To provide support to troops in the South, the North Vietnamese used the Ho Chi Minh trail, a series of mountain and jungle trails running from North Vietnam, through South Vietnam, to Laos and Cambodia. However, many of the troops became infected with chloroquine-resistant malaria when passing through this area. China, which had been suffering with malaria in many of its southern provinces for a very long time, was asked by North Vietnam for help researching a new treatment for chloroquine-resistant malaria. On 23rd May 1967, China launched Project 523, a secret drug discovery programme focussing on synthetic drugs and traditional Chinese medicine as potential antimalarials. The Great Cultural Revolution in China had just started and led to many universities being shut down. It was during this time that Tu started her research into malaria at the Academy of Traditional Chinese Medicine in Beijing. In 1969, she was appointed head of Project 523. She was sent to Hainan, the smallest, southernmost province of China, over 2000 kilometres away from her husband and two young daughters in Beijing. Not long after Tu had left, her husband, a metallurgical engineer, was sent from Beijing to train in the countryside as part of a policy to relocate privileged urban youth out of cities. Their four-yearold daughter was sent to a nursery in Beijing, and their youngest daughter, who was just one year old, went to live with Tu’s parents. The family remained separated for several years. Tu has spoken of her youngest daughter who, heartbreakingly, “couldn’t recognize me” when she visited her three years later, and how her eldest daughter “hid behind her teacher” when Tu picked her up. Tu quickly set to work scouring traditional Chinese medicine books for potential antimalarial remedies. Because malaria had existed in China for such a long time, there was a large amount of literature surrounding its treatment. Tu collected over 2000 potential recipes and began screening them for their effectiveness as antimalarials. Eventually, she came across Qinghao, the Chinese name for Artemisia plants, which include at least six different species. Unfortunately, the species or part of the plant that was effective was not mentioned in the books. Initially, Tu found that Qinghao produced mixed results in malarial animal models. However, she later became concerned that in traditional medicine, most herbs are boiled in water and concentrated into a drink before use. She wondered if the high temperatures used in her extraction of Qinghao had denatured the active compounds. Tu redesigned her experiments at lower temperatures, and also separated the leaves and stems of the herbs. In October 1971, 4 years after she had begun work on Project 523, Tu and her team found that this modified extraction technique using one species of Qinghao, called sweet wormwood, had 100% effectiveness in inhibiting malaria parasites in rodents. In January 1972, the same success was achieved in malaria-infected monkeys. They named the compound Qinghaosu, or artemisinin.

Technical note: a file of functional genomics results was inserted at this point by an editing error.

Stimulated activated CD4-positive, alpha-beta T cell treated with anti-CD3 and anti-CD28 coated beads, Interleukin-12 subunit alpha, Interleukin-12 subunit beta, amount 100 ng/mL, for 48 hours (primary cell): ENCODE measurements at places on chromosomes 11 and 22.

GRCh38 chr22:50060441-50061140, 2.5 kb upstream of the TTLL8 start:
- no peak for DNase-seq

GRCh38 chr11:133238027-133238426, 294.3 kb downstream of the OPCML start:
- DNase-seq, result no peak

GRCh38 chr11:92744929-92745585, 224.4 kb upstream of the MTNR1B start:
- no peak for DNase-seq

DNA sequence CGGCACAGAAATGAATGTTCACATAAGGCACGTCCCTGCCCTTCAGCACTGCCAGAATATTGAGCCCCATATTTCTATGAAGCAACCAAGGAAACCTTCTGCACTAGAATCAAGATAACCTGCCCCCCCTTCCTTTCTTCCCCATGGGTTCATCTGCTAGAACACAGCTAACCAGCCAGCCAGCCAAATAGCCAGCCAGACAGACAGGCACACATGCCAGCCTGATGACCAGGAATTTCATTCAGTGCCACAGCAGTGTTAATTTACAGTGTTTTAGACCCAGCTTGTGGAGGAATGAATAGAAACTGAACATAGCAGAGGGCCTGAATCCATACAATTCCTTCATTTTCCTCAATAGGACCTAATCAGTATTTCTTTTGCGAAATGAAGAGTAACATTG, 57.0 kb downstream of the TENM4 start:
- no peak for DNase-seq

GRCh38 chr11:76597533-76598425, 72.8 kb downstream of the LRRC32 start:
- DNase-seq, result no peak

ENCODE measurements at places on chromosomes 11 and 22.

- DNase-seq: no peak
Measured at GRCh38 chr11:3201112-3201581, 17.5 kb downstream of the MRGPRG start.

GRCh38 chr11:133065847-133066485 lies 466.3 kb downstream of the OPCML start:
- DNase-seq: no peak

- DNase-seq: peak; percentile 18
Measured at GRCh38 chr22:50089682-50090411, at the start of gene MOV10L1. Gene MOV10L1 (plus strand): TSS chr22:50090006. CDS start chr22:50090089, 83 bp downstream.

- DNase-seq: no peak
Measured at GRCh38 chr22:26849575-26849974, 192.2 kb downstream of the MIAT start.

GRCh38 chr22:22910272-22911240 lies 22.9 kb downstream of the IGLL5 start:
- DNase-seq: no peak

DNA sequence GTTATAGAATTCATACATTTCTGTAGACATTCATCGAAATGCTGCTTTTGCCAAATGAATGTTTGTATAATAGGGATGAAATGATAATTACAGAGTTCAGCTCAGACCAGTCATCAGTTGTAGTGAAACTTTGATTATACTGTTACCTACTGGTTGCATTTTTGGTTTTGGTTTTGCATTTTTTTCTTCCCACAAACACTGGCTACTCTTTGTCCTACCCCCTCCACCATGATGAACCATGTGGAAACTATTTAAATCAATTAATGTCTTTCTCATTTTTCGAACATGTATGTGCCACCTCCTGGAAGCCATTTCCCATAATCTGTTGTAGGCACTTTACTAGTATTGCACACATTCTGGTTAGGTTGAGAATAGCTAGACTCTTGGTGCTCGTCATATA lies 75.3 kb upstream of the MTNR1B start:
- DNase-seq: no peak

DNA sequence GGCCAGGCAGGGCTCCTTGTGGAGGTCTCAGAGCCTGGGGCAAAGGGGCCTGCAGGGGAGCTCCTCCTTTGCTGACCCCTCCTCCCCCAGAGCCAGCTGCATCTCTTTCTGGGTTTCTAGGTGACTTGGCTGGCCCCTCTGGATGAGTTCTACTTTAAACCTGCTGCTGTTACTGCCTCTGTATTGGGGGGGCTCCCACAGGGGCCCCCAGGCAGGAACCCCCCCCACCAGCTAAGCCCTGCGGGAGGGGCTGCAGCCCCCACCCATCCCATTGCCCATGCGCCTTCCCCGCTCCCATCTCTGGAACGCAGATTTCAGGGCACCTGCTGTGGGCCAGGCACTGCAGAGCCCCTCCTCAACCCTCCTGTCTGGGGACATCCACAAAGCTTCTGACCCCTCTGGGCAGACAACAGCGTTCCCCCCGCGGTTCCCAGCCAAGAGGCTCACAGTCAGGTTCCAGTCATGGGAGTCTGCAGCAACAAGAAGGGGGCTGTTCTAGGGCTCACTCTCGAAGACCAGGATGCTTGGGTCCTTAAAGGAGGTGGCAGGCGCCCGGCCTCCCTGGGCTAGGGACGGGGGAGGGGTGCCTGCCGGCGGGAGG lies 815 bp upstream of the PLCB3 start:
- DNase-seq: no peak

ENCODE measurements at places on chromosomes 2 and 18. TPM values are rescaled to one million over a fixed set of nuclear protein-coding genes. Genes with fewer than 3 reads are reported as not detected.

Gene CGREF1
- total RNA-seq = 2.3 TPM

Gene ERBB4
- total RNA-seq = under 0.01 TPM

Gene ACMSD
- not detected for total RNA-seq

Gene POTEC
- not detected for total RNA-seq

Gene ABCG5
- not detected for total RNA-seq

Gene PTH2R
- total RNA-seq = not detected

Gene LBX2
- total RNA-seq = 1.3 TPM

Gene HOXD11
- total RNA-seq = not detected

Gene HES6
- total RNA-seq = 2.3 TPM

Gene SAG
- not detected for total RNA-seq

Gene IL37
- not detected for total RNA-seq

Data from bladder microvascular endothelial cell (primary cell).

Due to the Great Cultural Revolution, and the secret nature of the work, there were no pharmaceutical labs available for Tu’s team to scale-up their extractions, so the team carried out extensive amounts of extractions themselves. Due to poor facilities and long-term exposure to the compounds, some of the team members, including Tu, started to show adverse symptoms, but they persevered.